Whether you want to reduce your environmental footprint, or reduce your exposure to chemicals and allergens, try one of the newest lines of "green" paint the next time you want to update your home.
That's right — green paint. "Green paint is very low in VOC or volatile organic compounds. The solvent is released in the drying process of the paint," explains Kurt Cubbison, manager at Miller Paint Company in Medford. It's environmentally friendly, water-based paint made without solvents. Solvents, according to the Environmental Protection Agency, contribute to ground level ozone, cause indoor air pollution and for people with respiratory problems or sensitive eyes, cause nose and throat irritation, dizziness and may even trigger an asthma attack.
The Environmental Protection Agency has determined that conventional paint and varnish removers contain a variety of chemical substances that are hazardous to human health and to the environment. Reduce your risk of exposure to the dangerous and flammable solvents these products contain, by using them only in well-ventilated areas, and with protective clothing and face masks.
As an alternative to conventional strippers, consider environmentally friendly paint removers such as Miller Paints' Back to Nature line or the Timber Pro Strip & Brite products found at Phoenix Organic Garden and Farm Center. These products are biodegradable, non-flammable, odor-free and cleaned with water.
Whatever product you choose, be sure to read the directions carefully before you use it, and clarify anything that isn't crystal clear. You can also ask for the Material Safety Data Sheet, a standard form developed by the Occupational Health and Safety Administration that describes potentially harmful substances found in the workplace.
Public awareness of the dangers of VOCs has resulted in an increasing demand for low-level and zero-level VOC paints. Today, even mainstream companies such as Sherwin-Williams and Miller Paints carry environmentally friendly paint.
"People are sensitive to what we're doing to the environment, people don't like the smell of paint in the house as it dries — there's less odor [in a zero-VOC paint]," Cubbison says. Miller Paint has manufactured zero-VOC paint for eight years and now carries two zero-VOC interior paint lines, Acro Pure and Acro Super Pure, available in flat, satin, semigloss and gloss finishes. Miller Paint's green paints are base white paints that need colorants which can add some minimal VOCs. "Soon even colorants will be zero-VOC," he adds. "That's the trend that started with the green movement."
Phoenix Organic Garden and Farm Center on Highway 99 in Phoenix carries five lines of green paint: AFM Safecoat, American Pride, Aglaia, Olivetti Mineral Lime Paint and even paint made out of milk.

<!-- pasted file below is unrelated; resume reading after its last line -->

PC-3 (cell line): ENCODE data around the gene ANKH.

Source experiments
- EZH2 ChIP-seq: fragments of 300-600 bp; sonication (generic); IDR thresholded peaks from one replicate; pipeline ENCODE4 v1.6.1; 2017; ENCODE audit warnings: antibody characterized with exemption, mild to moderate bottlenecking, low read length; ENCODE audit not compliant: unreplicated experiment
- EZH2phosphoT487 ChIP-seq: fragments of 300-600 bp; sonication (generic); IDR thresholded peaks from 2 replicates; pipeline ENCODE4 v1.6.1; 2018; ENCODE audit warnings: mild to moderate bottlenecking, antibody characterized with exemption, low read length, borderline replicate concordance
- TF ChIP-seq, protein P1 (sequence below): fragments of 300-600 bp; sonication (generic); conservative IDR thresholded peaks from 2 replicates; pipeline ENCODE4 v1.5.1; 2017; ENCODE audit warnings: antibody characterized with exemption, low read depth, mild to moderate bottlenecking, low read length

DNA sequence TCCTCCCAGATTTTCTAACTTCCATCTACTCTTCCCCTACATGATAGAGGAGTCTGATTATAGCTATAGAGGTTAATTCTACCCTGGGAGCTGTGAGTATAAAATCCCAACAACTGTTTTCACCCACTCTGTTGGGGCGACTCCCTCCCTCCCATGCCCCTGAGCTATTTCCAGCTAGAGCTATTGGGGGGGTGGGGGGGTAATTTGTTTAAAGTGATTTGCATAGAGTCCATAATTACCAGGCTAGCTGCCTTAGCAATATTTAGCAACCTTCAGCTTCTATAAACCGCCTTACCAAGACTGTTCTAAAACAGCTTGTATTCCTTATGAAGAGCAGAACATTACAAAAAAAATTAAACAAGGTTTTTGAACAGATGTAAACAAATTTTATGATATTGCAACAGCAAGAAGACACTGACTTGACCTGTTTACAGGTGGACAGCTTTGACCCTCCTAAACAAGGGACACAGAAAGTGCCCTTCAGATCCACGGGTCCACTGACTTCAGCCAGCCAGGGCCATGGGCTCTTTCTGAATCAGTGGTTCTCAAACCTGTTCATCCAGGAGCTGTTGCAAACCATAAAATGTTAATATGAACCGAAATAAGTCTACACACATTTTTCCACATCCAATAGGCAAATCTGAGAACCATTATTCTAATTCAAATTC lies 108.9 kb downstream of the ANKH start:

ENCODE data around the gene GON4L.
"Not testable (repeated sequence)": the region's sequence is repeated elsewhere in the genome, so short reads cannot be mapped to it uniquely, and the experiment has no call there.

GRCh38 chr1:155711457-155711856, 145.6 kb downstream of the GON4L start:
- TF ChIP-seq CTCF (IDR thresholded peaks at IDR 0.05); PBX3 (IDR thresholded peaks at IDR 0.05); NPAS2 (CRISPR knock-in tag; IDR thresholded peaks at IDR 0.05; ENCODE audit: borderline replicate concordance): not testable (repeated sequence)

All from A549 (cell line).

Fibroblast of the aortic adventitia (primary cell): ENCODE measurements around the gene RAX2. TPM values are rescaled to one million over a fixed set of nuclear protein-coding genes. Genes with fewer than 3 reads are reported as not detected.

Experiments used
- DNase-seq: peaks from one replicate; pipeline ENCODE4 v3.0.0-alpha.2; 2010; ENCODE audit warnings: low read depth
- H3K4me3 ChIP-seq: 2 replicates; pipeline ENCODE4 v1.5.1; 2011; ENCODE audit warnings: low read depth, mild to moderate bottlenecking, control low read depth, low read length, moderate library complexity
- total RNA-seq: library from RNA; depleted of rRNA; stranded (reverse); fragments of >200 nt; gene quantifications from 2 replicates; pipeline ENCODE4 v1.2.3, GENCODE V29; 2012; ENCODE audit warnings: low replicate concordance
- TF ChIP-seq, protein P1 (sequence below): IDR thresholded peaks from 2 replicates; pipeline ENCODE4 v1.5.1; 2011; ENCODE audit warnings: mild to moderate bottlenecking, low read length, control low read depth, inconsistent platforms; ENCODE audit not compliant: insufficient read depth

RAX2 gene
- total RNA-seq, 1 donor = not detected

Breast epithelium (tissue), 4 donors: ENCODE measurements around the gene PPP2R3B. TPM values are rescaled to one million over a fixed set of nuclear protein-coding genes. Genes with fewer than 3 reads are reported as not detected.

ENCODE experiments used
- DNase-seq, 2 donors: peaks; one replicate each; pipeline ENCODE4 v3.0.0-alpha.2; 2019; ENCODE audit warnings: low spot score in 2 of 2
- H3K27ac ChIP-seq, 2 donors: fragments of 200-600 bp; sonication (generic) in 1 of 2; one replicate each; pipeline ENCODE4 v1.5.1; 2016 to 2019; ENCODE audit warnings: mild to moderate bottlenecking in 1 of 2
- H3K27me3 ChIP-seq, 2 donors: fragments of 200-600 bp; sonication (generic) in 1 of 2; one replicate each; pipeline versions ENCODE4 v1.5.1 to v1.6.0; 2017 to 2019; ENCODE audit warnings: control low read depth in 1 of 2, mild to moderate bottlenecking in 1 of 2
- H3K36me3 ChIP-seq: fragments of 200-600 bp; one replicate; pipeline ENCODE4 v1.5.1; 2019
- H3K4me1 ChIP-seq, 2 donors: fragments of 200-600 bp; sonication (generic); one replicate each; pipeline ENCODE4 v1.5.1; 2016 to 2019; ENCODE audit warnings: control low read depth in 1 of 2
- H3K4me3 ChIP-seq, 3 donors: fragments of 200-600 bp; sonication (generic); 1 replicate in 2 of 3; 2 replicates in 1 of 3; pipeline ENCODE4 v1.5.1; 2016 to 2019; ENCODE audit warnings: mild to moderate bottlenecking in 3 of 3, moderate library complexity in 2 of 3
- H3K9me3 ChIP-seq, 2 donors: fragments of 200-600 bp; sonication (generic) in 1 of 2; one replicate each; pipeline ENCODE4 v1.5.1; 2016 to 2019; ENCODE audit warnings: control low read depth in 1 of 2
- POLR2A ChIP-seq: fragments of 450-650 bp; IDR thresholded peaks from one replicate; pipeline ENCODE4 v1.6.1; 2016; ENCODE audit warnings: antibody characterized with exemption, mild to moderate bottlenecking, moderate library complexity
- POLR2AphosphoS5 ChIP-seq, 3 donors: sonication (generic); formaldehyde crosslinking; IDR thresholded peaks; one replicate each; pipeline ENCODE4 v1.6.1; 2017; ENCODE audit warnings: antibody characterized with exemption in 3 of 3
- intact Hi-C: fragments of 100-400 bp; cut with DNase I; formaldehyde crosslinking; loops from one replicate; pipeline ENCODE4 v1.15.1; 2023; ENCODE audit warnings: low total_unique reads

"The paints that we sell, not only are they zero-VOC or low-VOC," says store manager Ajit Singh, they also don't contain any chemical compounds that are known to affect human health; they are totally, totally non-toxic." While warning signs on conventional paint describe the risks of exposure, warning signs on Phoenix Organics' paint cans are slightly different: "They say that you don't want to drink them, that you want to keep them away from children," Singh says with a laugh.
Lime paints, like paint made from milk, is an ancient means of applying surface color. Rich, natural pigments are mixed with lime and water to make calcium carbonate and smoothed on as stucco or plaster. Like a work of timeless art, the lime paint can be finished to satin smoothness, burnished to a bright shine or textured to look like velvet.
While lime paints are colored with a dry pigment, the other envriomentally friendly paint lines carried by Phoenix Organic Garden and Farm Center are tinted more conventionally: "We have a totally non-toxic, low-VOC tinting system," Singh explains. "The tinting system is water-based and we can mix as deep a color as you want up to accent base — very deep color."
Both Cubbison and Singh agree that low-VOC and no-VOC paints are equal to conventional paints in terms of surface preparation, application, coverage, durability, brightness and fading. Singh says some green paints will spray best with a nozzle designed for the paint's specific viscosity.
Non-VOC paints are made in smaller quantities than paints containing VOCs and so you can expect to pay a little more to get your paint earth-friendly. A gallon of green is about $2 more than a comparable premium brand at Miller Paints and perhaps a little more at Phoenix Organic Garden and Farm Center. When you think about it, the difference seems a small price to pay to make the world, and your home a better place to live. "And green paint doesn't stink!" adds Singh.